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Falklands War carrier HMS Illustrious headed for scrapping in Turkey

Thursday, December 8th 2016 - 17:18 UTC
Full article 10 comments
HMS Illustrious is the last aircraft carrier of the Royal Navy until the new Elizabeth-class ships become available  HMS Illustrious is the last aircraft carrier of the Royal Navy until the new Elizabeth-class ships become available

Replacements are years away and still Britain’s last aircraft carrier, ‘HMS Illustrious,’ has set sail to be scrapped in Turkey. The vessel, known as 'Lusty,' came into service in 1982 and was rushed into service to catch the lattermost stages of the Falklands War. She also served in the Gulf Wars and Sierra Leone conflict. It was one of three Invincible-class ships commissioned in the late 1970s and early 1980s.

 A last attempt to raise enough money to turn the carrier into a floating museum failed in November and it will now be scrapped at the LEYAL shipyard in Turkey. The UK’s two Elizabeth-class aircraft carriers are currently under construction. HMS Elizabeth is not due to come into service until 2020 and HMS Prince of Wales some years after.

But the Royal Navy has other concerns besides aircraft carriers. In November alone it was reported that no replacements had been planned for the Royal Navy’s standard shipboard missile system, the Harpoon, and that the lack of warships was “woefully” low to the point of becoming a major security issue. A report by the National Audit Office also found that power cables at the Portsmouth base where the Elizabeth-class aircraft carriers will be docked are more than 80 years old and that no funds exist to improve them.

In late November, one of the Royal Navy’s cutting-edge Type 45 destroyers had to be towed back to port just two days after setting off to take part in NATO exercises. ‘HMS Duncan’ is believed to have suffered total propulsion failure, forcing it back into Plymouth harbor.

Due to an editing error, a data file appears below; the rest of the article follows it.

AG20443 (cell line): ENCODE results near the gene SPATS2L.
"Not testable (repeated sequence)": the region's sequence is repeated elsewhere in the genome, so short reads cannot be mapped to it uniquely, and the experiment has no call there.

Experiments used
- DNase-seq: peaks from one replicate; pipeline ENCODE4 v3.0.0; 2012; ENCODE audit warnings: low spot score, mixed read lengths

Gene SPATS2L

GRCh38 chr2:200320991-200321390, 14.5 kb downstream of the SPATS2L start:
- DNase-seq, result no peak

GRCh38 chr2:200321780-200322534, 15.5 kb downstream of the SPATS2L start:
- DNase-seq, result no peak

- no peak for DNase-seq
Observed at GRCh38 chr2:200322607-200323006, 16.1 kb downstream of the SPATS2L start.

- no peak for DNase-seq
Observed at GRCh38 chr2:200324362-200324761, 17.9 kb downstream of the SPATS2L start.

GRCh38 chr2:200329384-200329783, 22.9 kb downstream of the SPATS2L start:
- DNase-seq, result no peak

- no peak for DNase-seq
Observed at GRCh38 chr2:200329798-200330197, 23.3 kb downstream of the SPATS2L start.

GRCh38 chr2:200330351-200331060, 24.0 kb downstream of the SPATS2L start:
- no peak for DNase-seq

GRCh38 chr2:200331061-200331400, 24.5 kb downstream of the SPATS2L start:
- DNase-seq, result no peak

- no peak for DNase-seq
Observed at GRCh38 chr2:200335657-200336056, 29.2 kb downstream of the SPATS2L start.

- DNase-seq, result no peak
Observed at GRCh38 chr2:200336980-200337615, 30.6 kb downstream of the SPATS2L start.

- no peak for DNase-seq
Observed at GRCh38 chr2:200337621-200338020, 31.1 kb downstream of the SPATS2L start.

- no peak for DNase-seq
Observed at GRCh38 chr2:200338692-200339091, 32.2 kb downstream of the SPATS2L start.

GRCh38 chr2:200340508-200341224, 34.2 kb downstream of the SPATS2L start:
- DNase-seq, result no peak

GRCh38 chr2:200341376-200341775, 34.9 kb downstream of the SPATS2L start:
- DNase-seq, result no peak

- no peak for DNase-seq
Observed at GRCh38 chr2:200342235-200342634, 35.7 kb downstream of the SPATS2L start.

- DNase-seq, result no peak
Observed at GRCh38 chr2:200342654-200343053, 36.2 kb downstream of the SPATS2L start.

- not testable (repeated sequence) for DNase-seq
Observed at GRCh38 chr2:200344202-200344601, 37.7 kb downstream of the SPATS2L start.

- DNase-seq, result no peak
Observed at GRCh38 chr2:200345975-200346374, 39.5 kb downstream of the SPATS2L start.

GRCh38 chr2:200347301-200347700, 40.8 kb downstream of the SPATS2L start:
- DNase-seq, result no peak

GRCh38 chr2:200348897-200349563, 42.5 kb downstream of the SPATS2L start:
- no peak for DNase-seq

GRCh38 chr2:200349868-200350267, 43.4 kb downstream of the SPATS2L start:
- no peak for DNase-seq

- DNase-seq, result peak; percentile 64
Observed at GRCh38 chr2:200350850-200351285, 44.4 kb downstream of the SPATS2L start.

Despite the force’s decline, First Sea Lord Admiral Sir Philip Jones said that “at the height of Empire and beyond” the navy had “always been the guardian of maritime trade” and that it was “naval power that opened China and Japan to Western markets.” He added that “as the government looks to extend the UK’s economic partnerships, as signified by the creation of a new Department for International Trade in the last two weeks, the Royal Navy’s role in supporting prosperity rises to the fore once more.”


Top Comments

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  • gordo01

    Replacements years away? Portsmouth is expecting the arrival of HMS Queen Elizabeth early in 2017!

    Dec 09th, 2016 - 06:15 am 0
  • Bisley

    A new warship, particularly the vastly complicated and electronically controlled sort built today, takes several years of sea trials, changes and repairs to get everything to work properly, training of officers and crew to operate it, etc. -- before it is fit for service. Getting it in the water and able to move under its own power is only the beginning of this process.

    One would think the fools in government would have had enough sense to have kept their only operational carrier in service until its replacement was ready to go -- evidently not. Th UK will have no armed forces fit for use unless government sees them as a higher priority than the thousands of stupid, unnecessary and wasteful things it squanders money on.

    Dec 09th, 2016 - 05:33 pm 0
  • DemonTree

    @ Bisley
    What are all these things you believe the government wastes money on? Pensions? The NHS? Teachers? Prison guards? Border patrol vessels?

    The truth is the government have been trying to save money nearly everywhere since 2010 and it shows. And still the National Debt increases every year with no end in sight.

    Plus, there's no point keeping the aircraft carrier anyway; they already got rid of the only planes that could fly from it.

    Dec 09th, 2016 - 07:40 pm 0
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